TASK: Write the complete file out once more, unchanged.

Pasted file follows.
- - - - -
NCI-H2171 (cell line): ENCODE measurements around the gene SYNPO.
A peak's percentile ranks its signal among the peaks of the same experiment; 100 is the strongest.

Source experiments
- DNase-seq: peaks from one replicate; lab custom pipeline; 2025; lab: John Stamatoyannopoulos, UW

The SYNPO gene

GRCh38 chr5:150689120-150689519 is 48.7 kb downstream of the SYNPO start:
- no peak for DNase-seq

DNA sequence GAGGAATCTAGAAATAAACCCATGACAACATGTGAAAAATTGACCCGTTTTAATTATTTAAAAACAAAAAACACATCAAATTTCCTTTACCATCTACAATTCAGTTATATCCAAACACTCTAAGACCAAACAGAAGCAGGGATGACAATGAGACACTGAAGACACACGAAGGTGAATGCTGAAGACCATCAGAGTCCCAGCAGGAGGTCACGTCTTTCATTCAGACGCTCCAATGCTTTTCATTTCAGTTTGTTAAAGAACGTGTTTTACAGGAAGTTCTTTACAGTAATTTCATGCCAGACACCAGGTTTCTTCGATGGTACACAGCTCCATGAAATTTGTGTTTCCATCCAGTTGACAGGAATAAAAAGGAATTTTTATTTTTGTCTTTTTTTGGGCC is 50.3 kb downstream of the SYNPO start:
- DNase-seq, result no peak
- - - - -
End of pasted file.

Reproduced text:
NCI-H2171 (cell line): ENCODE measurements around the gene SYNPO.
A peak's percentile ranks its signal among the peaks of the same experiment; 100 is the strongest.

Source experiments
- DNase-seq: peaks from one replicate; lab custom pipeline; 2025; lab: John Stamatoyannopoulos, UW

The SYNPO gene

GRCh38 chr5:150689120-150689519 is 48.7 kb downstream of the SYNPO start:
- no peak for DNase-seq

DNA sequence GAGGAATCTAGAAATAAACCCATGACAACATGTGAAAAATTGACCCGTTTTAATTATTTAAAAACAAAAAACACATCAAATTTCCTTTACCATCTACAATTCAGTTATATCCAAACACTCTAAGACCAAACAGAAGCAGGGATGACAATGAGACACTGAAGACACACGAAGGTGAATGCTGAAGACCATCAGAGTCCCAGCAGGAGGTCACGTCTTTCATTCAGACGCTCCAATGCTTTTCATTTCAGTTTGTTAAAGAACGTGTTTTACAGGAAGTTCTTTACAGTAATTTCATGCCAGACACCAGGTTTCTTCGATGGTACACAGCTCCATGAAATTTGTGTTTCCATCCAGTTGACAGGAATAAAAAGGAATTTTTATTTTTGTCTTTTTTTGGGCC is 50.3 kb downstream of the SYNPO start:
- DNase-seq, result no peak